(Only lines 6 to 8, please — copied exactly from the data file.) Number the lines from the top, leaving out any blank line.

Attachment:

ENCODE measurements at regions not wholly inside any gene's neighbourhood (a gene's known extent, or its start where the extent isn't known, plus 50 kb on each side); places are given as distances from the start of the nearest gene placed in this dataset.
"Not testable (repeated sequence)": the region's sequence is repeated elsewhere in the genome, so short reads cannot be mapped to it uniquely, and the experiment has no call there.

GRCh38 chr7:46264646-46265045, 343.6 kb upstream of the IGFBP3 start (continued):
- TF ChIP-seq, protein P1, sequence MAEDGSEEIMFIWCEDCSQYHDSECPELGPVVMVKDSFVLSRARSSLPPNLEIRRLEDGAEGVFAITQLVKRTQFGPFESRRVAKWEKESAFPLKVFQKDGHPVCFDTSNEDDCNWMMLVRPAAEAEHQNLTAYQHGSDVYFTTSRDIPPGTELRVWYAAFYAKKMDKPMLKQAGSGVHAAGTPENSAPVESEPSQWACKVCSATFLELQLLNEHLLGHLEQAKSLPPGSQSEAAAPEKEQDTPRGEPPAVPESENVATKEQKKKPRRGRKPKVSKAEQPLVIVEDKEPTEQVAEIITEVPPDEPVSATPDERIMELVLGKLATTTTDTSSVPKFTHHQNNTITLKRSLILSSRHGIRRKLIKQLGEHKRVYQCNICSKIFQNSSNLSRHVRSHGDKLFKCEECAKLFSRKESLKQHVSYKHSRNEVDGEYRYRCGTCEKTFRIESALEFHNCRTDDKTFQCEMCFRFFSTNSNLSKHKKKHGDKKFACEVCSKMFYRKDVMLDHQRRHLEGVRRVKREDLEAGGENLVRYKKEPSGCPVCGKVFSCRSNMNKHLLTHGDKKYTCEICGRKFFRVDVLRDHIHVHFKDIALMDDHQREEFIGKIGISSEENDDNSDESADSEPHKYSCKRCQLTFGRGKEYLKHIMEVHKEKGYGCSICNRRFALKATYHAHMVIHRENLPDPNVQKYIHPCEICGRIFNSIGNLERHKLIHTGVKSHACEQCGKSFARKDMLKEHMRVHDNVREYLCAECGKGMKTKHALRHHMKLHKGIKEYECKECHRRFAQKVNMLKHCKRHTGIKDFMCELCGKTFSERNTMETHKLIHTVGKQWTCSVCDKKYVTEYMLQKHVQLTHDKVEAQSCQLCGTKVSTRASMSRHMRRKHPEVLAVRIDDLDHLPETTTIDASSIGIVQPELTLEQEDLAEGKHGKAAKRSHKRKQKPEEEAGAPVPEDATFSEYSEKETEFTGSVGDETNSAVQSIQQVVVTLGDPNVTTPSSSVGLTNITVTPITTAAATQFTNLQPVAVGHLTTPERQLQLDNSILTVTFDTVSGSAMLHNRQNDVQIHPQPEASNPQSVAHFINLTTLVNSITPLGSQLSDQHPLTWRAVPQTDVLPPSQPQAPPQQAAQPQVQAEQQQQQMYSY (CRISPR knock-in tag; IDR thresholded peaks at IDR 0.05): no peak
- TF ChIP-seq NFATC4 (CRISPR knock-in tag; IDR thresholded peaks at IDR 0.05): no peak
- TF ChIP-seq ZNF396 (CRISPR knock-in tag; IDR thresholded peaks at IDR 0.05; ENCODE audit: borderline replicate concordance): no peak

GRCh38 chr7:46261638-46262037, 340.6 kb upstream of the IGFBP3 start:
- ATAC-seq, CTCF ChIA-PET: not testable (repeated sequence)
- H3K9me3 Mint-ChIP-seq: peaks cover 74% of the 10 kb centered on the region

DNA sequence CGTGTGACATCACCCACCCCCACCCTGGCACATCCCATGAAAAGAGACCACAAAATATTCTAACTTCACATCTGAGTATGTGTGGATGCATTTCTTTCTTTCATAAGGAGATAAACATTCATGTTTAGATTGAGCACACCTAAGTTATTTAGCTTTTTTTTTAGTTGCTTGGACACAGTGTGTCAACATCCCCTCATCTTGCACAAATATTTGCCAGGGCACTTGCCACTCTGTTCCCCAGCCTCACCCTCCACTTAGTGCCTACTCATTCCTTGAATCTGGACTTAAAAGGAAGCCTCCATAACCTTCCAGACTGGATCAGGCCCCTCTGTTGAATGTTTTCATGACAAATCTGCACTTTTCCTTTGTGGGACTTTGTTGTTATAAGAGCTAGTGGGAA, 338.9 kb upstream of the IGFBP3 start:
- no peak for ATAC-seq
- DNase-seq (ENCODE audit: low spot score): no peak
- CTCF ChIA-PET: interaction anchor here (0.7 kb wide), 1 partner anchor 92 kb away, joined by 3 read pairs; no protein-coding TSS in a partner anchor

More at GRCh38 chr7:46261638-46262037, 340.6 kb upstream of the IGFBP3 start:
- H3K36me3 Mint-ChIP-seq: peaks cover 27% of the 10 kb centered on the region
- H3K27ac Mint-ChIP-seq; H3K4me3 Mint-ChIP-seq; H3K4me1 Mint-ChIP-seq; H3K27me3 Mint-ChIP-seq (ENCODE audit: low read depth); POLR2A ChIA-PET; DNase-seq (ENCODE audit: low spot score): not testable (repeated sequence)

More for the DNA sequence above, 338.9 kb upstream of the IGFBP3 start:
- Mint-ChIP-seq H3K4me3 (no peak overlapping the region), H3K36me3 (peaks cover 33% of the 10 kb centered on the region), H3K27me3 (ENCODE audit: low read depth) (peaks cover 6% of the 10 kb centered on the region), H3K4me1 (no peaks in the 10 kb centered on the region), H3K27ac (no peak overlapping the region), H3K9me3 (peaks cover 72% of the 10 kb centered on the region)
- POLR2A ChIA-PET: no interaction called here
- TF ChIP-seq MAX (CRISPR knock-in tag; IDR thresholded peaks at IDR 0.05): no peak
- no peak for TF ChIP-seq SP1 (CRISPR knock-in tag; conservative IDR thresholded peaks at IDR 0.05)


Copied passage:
- TF ChIP-seq ZNF396 (CRISPR knock-in tag; IDR thresholded peaks at IDR 0.05; ENCODE audit: borderline replicate concordance): no peak

GRCh38 chr7:46261638-46262037, 340.6 kb upstream of the IGFBP3 start:
- ATAC-seq, CTCF ChIA-PET: not testable (repeated sequence)